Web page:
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The following article is reprinted with the kind permission of Robert Gray and Shelf Awareness.

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Friday | August 5, 2011 | Volume 2 | Issue 1525

Deeper Understanding

Robert Gray: Booking Return Passage from OP to PFP

I often write about indie booksellers in this space; about men and women, young as well as not-so-young, who think the most important thing they could do with their professional lives is to own or work in a bookshop. That this is also perhaps the least practical option is precisely what makes the choice intriguing to me. There is a similar pattern of admirably illogical behavior in publishing. Niche indie presses are finding ways to fill the gaps created by an evolving (or, depending upon your current state of mind, devolving) book industry.

PFP LogoWhy would anyone start a small press? For Peter Sarno, founder of PFP Publishing, the answer came from a realization that many excellent books were disappearing into the out of print wilderness. As a literature instructor at UMASS, he regularly assigned Roland Merullo's Revere Beach Elegy: A Memoir of Home & Beyond, which had been recommended to him by author and publisher Askold Melnyczuk.

"The essays in that collection are powerful, and a few – especially 'What A Father Leaves' – move me to tears. This book resonated with students semester in and semester out. And, for some reason, it seemed to especially strike those who were first generation – no matter what their nationality; it’s a work that is able to communicate across generations reaching older and younger students alike.”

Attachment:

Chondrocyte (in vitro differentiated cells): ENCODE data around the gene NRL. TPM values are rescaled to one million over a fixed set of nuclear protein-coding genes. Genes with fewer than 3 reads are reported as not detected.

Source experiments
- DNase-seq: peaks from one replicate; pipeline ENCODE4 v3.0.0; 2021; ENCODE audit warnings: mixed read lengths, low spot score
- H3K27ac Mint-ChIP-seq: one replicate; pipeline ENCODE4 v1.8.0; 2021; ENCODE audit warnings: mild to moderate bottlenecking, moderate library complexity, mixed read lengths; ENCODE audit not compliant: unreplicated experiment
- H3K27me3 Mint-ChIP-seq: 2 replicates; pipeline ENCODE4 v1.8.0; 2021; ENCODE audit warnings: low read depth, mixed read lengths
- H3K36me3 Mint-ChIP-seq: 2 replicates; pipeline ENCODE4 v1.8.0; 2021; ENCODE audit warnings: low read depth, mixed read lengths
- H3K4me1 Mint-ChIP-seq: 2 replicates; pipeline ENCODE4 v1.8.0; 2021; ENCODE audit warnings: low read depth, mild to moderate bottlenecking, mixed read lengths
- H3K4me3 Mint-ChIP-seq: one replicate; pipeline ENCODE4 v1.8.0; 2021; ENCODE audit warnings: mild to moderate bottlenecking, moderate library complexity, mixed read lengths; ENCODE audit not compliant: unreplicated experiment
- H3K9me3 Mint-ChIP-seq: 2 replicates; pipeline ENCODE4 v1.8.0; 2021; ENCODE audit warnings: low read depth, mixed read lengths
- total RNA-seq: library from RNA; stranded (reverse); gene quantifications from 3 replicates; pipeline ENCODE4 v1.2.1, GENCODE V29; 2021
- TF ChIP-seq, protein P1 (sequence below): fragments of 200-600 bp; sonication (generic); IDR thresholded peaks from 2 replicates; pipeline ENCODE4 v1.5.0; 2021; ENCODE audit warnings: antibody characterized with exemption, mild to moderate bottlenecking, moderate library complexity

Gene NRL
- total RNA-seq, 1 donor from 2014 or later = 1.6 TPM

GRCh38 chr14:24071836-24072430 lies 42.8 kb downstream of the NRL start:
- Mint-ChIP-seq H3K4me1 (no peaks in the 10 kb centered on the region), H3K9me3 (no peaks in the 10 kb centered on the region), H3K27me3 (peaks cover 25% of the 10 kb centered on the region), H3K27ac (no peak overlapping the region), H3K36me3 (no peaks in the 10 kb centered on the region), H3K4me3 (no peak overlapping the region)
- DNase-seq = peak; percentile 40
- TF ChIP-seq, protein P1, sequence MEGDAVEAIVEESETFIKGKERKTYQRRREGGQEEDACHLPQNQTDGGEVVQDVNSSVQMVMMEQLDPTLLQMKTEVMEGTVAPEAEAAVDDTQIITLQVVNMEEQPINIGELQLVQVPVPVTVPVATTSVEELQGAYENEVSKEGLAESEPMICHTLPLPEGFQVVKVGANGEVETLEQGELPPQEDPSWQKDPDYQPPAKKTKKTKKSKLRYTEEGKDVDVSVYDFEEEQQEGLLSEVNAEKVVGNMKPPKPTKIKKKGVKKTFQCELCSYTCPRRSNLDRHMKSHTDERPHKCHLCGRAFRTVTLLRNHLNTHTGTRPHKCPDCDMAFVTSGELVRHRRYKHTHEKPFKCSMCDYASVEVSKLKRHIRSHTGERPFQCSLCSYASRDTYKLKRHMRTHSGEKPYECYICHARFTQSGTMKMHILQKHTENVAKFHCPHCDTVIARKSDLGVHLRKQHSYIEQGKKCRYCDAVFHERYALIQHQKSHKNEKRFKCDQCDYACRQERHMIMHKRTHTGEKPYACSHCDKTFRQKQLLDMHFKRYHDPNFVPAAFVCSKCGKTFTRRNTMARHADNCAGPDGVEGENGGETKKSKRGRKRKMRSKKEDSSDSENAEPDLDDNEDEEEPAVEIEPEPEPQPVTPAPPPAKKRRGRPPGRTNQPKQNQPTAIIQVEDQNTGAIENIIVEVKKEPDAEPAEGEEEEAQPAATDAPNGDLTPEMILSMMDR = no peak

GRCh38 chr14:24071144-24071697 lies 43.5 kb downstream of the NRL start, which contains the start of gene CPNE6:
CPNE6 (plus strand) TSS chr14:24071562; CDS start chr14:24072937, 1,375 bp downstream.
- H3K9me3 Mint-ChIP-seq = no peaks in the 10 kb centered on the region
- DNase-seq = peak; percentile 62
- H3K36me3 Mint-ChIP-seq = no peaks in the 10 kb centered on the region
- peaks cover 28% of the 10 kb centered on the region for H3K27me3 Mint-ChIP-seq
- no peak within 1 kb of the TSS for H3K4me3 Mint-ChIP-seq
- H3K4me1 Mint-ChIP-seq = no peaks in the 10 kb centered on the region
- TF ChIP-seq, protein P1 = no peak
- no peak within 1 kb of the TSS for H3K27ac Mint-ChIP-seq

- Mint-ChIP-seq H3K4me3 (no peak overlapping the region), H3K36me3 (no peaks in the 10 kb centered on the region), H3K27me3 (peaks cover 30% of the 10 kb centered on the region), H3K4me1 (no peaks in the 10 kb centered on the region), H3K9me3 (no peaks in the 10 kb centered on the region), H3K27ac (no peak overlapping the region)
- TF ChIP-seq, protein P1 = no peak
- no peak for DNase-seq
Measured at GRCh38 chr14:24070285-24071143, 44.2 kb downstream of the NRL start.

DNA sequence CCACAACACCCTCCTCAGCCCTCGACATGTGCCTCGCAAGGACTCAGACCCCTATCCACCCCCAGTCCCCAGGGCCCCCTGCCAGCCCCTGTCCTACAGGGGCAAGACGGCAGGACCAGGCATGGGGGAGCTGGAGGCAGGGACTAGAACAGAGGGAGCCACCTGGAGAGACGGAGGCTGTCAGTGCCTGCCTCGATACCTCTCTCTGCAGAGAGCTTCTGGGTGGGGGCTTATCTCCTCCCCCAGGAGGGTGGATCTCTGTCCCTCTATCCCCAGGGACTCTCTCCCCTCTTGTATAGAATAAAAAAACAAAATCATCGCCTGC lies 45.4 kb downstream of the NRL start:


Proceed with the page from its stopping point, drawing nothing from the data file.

Revere Beach Elegy CoverLast fall, Sarno discovered the college bookstore could no longer order the book because it was OP. He contacted Merullo to inquire about the rights. "When they reverted back to him, I talked him into allowing me to issue a print version. During this process, he asked me about the possibility of an e-book version and I prepared Kindle, NookBook and iBook versions of Elegy,” Sarno said

PFP has now published new editions of three other Merullo novels and Melnyczuk's What Is Told, all of which were OP. Future plans call for the biblio-resurrection of Melnyczuk's Ambassador of the Dead as well as works by Elizabeth Searle and Craig Nova.

Melnyczuk observed that PFP's mission "of resurrecting out of print volumes as e-books, with an occasional print-on-demand run of – what to call them? p-books? – strikes me as the kind of innovative publishing move that stands a good chance of prospering inside the complex environment of the present moment. As a publisher, he is every writer's dream: engaged, meticulous, direct, responsible, and passionate about his work. Every step of the process of working with Peter has been a delight.  I wish the same good fortune on my fellow writers.”

A limited number of new titles is also planned. According to Sarno, "We'll have published at least two new books before the year is out. But for now, I'd have to say the focus will remain out of print books or those books that are still in print but do not have an electronic version available."